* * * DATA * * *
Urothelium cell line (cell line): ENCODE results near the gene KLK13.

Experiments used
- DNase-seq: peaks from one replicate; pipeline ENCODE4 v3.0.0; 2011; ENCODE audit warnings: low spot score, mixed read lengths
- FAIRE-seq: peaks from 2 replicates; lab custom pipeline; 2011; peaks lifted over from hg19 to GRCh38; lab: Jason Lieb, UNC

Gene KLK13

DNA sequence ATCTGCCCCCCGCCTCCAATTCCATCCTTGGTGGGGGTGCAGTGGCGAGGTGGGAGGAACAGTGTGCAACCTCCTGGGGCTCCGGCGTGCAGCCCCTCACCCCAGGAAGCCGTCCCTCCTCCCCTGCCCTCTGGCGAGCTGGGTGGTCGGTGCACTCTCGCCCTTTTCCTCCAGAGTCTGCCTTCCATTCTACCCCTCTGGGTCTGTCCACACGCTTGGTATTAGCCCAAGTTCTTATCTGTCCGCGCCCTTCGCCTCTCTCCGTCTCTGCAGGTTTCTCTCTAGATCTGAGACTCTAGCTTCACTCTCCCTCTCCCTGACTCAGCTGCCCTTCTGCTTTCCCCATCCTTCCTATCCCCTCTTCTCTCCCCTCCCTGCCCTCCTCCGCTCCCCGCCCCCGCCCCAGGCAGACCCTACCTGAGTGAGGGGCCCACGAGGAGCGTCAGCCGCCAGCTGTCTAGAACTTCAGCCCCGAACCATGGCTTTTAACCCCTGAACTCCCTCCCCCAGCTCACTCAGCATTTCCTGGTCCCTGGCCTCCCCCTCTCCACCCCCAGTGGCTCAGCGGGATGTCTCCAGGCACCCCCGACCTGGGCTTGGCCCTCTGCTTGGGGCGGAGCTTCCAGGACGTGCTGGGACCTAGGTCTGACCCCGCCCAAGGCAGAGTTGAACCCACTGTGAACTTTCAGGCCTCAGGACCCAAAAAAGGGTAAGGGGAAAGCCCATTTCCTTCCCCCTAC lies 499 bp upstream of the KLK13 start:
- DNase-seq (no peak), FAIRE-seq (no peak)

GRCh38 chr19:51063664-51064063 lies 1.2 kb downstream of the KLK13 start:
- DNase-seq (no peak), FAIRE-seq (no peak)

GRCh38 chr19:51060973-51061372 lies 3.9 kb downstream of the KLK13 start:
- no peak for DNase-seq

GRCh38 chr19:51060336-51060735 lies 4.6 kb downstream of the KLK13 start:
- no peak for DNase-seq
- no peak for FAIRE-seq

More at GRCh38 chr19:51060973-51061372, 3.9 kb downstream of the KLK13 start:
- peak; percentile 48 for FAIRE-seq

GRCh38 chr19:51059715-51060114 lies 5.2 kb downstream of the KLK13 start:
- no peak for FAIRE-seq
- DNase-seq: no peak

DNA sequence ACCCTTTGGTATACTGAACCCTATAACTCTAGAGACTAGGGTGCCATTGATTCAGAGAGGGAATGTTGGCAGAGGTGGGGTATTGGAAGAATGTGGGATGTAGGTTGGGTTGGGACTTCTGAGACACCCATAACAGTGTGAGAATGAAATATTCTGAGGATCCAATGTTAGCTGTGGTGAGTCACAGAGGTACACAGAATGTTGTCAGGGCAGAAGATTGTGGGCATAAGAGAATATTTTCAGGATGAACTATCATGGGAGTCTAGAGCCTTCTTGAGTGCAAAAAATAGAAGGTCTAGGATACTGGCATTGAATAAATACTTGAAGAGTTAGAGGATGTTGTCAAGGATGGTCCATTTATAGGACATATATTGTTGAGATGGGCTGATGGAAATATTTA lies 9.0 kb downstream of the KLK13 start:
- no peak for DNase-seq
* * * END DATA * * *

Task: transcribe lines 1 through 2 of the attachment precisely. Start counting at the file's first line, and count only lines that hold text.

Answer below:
Urothelium cell line (cell line): ENCODE results near the gene KLK13.

Experiments used